In chapter eighteen of the Book of Proverbs, the author writes, “There are ‘friends’ who destroy each other, but a real friend sticks closer than a brother.

True friendship means that we stick together closer than a person’s family. As friends, we should come to the aid of our friends even when it is inconvenient. We all have our own lives and things to deal with, but, as true friends, we should be willing to help whenever and with whatever is needed. My father said that friendship does not keep hours or have a schedule.

I used to think it was an odd thing to say until my wife and I received calls from our congregation either late at night or very early in the morning. Since we served a retirement community as pastors, my wife and I were on call all the time to lend a shoulder of comfort or strength. Sometimes, we wept with someone over the passing of a spouse or a dear friend. Other times we worked to bring joy into the lives of those we served.

No matter the situation, we were there for each and we helped wherever and whenever we could. God gave us the blessings of a flock to care for and watch over.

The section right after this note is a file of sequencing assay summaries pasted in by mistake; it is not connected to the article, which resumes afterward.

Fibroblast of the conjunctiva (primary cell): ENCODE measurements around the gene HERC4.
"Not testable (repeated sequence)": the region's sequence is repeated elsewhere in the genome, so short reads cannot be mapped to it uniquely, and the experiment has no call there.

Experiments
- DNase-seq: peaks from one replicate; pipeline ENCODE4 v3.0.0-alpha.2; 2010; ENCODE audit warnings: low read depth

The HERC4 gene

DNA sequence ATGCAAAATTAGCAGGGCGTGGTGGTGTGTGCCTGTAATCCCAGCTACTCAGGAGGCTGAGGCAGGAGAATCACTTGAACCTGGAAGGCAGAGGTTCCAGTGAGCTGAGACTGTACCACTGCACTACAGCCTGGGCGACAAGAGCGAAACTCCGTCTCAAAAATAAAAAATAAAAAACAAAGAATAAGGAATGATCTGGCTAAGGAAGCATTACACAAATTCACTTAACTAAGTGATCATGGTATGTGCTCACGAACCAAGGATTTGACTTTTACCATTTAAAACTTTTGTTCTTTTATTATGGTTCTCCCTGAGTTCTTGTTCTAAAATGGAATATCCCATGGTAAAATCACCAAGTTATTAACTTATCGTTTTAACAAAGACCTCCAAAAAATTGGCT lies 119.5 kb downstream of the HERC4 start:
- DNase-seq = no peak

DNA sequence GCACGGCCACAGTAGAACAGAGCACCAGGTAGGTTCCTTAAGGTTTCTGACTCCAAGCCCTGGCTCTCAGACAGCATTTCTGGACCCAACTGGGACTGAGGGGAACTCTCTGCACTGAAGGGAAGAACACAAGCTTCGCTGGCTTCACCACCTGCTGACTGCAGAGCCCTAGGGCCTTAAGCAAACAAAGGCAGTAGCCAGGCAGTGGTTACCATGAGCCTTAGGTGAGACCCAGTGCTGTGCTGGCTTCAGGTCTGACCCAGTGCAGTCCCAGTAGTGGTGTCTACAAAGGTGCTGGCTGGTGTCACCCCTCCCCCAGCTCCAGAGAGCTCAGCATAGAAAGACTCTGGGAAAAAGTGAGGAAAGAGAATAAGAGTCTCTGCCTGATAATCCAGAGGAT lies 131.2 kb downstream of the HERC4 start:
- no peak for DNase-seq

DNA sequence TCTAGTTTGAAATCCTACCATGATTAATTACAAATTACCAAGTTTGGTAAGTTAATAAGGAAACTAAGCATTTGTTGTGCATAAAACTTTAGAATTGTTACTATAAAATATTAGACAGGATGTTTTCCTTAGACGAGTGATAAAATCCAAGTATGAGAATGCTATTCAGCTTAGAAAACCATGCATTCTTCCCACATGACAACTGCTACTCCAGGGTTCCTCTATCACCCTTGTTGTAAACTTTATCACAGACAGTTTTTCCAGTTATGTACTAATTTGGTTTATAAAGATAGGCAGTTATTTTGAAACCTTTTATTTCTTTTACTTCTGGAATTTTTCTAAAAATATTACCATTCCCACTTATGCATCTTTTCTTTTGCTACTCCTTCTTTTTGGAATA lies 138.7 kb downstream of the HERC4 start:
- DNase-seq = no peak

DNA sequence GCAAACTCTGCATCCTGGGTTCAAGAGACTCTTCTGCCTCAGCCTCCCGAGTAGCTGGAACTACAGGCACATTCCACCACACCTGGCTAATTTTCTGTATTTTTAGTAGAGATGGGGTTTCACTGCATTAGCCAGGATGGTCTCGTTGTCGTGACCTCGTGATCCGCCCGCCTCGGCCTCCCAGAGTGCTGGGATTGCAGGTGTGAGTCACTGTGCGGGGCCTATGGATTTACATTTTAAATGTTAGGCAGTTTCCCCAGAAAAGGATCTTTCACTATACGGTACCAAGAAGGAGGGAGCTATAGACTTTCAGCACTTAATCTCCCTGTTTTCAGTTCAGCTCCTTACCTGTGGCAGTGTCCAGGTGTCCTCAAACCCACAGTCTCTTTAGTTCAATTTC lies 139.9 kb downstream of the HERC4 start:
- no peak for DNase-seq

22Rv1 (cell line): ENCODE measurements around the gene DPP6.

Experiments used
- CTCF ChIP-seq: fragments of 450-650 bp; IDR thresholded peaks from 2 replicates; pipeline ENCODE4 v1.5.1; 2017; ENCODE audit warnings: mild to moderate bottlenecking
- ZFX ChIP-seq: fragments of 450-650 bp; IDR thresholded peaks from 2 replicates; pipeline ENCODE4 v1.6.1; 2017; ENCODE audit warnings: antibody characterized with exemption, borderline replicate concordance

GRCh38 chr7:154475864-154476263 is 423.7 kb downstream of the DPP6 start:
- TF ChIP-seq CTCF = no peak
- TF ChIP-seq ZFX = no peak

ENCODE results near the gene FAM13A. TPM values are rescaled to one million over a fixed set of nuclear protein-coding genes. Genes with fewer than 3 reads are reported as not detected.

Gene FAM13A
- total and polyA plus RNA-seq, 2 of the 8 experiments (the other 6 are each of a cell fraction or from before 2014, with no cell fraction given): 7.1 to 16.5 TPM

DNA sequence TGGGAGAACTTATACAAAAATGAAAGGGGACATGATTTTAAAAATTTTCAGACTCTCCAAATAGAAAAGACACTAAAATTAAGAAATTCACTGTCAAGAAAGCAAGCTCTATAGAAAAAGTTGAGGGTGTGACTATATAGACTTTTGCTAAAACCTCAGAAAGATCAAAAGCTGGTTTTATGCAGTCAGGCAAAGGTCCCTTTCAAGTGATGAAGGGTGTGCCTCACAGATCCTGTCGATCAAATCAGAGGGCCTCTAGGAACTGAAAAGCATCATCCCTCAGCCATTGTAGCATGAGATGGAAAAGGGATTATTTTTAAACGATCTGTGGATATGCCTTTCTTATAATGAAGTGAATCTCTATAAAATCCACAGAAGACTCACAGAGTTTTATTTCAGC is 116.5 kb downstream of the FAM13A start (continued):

In chapter ten of the Gospel of John, Jesus said, “I am the good shepherd. The good shepherd lays down his life for the sheep. The hired hand is not the shepherd and does not own the sheep. So when he sees the wolf coming, he abandons the sheep and runs away. Then the wolf attacks the flock and scatters it. The man runs away because he is a hired hand and cares nothing for the sheep. I am the good shepherd; I know my sheep and my sheep know me— just as the Father knows me and I know the Father—and I lay down my life for the sheep. I have other sheep that are not of this sheep pen. I must bring them also. They too will listen to my voice, and there shall be one flock and one shepherd. The reason my Father loves me is that I lay down my life—only to take it up again. No one takes it from me, but I lay it down of my own accord. I have authority to lay it down and authority to take it up again. This command I received from my Father.

For me, friendship is the same as being a good shepherd. A true friend will stand shoulder to shoulder with his or her friend and not let any harm come to that friend. The greatest gift you can give someone is being a friend who will not run when things get rough.